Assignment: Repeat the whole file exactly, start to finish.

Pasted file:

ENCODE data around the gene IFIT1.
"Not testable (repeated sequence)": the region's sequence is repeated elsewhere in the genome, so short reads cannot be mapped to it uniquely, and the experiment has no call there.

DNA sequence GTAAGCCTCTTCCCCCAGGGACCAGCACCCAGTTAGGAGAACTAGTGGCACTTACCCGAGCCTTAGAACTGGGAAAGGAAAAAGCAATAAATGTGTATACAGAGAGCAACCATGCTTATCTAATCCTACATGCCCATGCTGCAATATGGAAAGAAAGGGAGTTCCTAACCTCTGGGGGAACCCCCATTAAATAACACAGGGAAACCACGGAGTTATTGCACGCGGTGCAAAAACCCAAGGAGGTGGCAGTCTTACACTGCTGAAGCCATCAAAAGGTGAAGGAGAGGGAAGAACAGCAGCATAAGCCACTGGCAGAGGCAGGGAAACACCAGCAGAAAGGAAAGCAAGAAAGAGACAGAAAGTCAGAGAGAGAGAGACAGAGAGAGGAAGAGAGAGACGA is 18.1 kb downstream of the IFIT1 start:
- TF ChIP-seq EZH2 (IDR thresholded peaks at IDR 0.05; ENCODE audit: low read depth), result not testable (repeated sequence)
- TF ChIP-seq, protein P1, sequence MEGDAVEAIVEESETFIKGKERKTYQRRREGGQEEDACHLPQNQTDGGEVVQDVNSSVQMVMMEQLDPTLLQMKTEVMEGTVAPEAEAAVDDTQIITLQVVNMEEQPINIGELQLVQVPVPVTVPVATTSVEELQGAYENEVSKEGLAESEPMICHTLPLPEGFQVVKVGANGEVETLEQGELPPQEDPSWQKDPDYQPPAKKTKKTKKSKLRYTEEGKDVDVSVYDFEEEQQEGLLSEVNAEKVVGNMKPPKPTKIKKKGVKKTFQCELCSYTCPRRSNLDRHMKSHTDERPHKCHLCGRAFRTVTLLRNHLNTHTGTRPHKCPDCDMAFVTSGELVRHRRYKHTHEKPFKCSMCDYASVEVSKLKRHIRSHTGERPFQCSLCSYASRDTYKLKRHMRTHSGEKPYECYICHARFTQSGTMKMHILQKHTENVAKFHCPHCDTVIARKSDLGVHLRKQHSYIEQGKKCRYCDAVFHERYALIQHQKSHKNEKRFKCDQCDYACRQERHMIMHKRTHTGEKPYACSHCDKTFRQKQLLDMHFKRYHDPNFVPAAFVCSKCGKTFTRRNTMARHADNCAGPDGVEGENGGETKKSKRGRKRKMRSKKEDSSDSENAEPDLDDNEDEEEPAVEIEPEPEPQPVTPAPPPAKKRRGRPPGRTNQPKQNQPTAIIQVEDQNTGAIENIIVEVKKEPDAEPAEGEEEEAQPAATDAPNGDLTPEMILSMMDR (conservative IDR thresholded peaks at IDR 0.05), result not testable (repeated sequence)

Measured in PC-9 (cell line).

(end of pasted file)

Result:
ENCODE data around the gene IFIT1.
"Not testable (repeated sequence)": the region's sequence is repeated elsewhere in the genome, so short reads cannot be mapped to it uniquely, and the experiment has no call there.

DNA sequence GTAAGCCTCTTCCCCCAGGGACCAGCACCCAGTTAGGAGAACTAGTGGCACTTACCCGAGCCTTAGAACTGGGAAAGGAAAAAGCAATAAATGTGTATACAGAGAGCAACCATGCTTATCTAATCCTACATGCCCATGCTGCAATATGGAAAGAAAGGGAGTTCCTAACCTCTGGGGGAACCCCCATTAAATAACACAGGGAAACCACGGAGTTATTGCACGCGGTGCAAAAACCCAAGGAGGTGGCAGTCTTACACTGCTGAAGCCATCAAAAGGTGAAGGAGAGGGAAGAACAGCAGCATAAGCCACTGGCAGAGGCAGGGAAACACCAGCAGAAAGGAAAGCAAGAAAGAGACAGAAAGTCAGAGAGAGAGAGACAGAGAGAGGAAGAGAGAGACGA is 18.1 kb downstream of the IFIT1 start:
- TF ChIP-seq EZH2 (IDR thresholded peaks at IDR 0.05; ENCODE audit: low read depth), result not testable (repeated sequence)
- TF ChIP-seq, protein P1, sequence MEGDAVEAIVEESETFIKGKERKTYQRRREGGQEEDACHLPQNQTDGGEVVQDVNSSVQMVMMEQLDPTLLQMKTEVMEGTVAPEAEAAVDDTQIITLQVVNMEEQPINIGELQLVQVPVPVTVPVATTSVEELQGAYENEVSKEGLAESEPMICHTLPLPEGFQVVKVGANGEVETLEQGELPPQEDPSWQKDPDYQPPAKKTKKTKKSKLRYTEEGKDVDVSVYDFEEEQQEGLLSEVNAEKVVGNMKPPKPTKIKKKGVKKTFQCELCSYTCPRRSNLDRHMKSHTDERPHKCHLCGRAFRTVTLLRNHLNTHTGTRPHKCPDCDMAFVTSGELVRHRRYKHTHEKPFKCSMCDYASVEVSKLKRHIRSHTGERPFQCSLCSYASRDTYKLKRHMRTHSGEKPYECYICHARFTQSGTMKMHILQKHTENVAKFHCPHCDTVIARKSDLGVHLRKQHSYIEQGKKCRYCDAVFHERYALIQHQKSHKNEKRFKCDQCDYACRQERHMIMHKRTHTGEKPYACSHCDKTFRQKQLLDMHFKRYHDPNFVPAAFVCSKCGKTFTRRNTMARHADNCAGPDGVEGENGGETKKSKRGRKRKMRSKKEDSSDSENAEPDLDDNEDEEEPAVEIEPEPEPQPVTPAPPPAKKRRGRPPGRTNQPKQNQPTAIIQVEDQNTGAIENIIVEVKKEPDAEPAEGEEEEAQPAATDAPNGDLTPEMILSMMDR (conservative IDR thresholded peaks at IDR 0.05), result not testable (repeated sequence)

Measured in PC-9 (cell line).